In short, even though I agree with these rules for the most part, remote development is something that needs to either be rejected or embraced, not regulated. There's not much middle-ground, because that's going to lead to micro-management.
To be fair,I have never run a company of any appreciable size, so I really can't argue with the way Fog Creek chooses to run things (they know what works best for them) ... but it just left me a little dismayed because either all the aspirational ideas I have about work will eventually be dashed when I do get to a position to run a company of my own, and I'll have to write things like "The burden is on you to show that you’re being productive" in the company handbook or Fog Creek just stopped being a company I looked up to in terms of company culture, neither of which is good.
In fact, these rules make sense, to the point if one could be hired by FC, they have no reason not to know these. If rules need to be explicitly spelled out, I am worried the issue would be far more subtle than written rules can address. (hint: cancelling WFH by Yahoo)
There are essentially two main themes here. The first is communication. When I started work, we hadn't been doing video chats, since everyone was on site. A lot of communication happened in HipChat and everything else was either at the weekly stand-up or impromptu meetings between two devs. However, once someone is offsite, all of the in-person communication is cut off. This removes context from the chat rooms, and filling in that context over chat is often more difficult than just explaining it. In our case, this was compounded by us being forced to abandon our chat software to find a new system and going through two inferior systems, which cut me off even more from the teams. If regular video calls had been policy, it would have been much easier to work out the chat situation.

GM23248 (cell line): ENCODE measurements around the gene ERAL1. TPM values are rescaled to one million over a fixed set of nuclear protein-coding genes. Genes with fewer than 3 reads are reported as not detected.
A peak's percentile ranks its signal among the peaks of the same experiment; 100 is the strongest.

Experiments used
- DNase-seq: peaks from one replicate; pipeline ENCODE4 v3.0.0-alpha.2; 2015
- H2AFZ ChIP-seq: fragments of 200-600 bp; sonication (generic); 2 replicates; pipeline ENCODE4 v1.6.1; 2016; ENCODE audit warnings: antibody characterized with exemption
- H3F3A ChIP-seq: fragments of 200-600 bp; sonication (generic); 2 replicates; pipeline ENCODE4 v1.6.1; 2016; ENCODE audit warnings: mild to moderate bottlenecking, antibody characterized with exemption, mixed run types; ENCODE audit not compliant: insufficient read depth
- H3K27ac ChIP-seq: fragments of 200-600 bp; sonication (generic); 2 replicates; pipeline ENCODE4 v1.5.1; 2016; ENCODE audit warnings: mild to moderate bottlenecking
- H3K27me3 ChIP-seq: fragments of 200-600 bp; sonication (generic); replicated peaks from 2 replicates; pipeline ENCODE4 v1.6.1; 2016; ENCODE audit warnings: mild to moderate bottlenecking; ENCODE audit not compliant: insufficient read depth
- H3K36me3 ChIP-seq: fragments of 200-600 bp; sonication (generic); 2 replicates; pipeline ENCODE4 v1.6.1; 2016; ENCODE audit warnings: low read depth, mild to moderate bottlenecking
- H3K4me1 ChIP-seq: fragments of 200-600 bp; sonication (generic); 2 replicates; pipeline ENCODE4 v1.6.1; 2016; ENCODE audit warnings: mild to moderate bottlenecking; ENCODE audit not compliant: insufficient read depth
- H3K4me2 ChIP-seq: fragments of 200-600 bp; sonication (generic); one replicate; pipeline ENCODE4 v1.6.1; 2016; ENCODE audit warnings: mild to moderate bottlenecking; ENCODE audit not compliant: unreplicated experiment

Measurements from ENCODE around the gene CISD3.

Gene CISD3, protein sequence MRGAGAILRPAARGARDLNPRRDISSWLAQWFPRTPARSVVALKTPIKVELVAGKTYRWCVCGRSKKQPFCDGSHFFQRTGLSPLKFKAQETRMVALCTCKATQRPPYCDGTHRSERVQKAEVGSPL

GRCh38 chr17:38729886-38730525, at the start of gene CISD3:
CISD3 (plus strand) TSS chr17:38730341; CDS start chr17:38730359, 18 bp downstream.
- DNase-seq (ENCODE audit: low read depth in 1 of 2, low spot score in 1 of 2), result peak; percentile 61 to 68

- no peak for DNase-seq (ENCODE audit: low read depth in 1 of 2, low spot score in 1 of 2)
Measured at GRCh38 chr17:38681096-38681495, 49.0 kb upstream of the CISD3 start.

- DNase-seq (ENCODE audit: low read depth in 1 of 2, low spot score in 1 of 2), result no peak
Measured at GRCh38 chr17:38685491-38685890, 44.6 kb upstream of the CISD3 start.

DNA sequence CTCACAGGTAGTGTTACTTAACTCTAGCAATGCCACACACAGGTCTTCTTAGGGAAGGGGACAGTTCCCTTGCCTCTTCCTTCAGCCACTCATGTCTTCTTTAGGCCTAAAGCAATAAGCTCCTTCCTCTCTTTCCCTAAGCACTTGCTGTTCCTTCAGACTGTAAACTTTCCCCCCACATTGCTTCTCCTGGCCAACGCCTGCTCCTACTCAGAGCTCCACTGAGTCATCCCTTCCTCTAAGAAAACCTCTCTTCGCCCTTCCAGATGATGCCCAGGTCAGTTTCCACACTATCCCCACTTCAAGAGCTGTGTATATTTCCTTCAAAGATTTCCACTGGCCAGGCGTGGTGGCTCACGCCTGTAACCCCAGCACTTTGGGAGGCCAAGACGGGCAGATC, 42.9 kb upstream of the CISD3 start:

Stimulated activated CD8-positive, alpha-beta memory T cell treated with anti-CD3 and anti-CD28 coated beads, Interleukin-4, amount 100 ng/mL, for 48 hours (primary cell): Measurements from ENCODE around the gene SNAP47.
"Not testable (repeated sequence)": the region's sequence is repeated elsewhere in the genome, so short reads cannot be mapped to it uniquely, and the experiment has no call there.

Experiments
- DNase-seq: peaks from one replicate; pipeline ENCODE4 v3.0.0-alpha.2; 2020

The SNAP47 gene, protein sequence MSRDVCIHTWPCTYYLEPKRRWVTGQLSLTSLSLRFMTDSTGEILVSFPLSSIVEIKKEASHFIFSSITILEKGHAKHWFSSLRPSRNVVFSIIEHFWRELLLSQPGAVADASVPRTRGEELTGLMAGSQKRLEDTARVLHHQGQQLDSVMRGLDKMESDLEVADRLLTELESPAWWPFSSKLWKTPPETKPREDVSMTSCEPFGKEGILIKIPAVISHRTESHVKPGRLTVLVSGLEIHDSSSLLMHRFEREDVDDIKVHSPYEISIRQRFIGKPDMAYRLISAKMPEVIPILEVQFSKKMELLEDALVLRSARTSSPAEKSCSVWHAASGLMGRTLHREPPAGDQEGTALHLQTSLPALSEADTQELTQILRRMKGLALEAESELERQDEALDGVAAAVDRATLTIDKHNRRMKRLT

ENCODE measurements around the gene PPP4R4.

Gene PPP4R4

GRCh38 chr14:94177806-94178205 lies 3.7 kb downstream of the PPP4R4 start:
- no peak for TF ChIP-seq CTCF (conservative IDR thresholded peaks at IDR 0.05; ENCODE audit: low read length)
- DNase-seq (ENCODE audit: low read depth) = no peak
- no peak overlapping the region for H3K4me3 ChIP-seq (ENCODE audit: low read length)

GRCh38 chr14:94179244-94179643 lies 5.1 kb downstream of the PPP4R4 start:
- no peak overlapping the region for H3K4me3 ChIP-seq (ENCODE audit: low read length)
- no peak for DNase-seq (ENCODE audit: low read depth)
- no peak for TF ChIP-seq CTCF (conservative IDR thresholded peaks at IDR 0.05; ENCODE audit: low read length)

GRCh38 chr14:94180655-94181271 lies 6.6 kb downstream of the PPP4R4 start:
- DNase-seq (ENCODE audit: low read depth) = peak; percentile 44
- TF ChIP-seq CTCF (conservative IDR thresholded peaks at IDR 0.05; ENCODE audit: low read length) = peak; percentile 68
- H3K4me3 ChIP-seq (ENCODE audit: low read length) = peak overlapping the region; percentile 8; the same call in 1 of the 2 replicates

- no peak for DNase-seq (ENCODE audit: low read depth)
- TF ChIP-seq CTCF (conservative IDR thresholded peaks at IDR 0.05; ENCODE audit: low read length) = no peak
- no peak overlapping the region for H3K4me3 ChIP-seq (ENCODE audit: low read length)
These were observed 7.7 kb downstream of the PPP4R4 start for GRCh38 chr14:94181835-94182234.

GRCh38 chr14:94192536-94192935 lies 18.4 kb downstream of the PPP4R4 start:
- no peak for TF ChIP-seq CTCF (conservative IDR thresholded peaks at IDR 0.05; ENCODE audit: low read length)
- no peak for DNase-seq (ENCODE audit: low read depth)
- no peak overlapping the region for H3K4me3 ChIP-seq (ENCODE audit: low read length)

The second is distraction-free work environments. Early in my remote work, I went to visit my significant other in another country for several weeks, working remotely while she was at work. Unfortunately, there was a problem getting her internet installed before I got there, so I spent the first week working from a McDonald's (it had the most reliable wifi). I know my productivity suffered for it during that week. Fortunately, we got internet working and I had a better environment to work from after that.
I left the company about 18 months ago, but from what I understand, none of these policies are due to any intentional abuse of the system, but more from experience with the difficulties of remote work in a company that is used to having everyone on site.
The place I work has similar guidelines and we communicate via Skype instead of Google Hangouts - and it works very well. There has to be _some_ interaction between team members, otherwise you're just a code-spitting robot, no? I enjoy the daily meetings as it lets me see what everyone is up to and let's me share what I've been doing as well.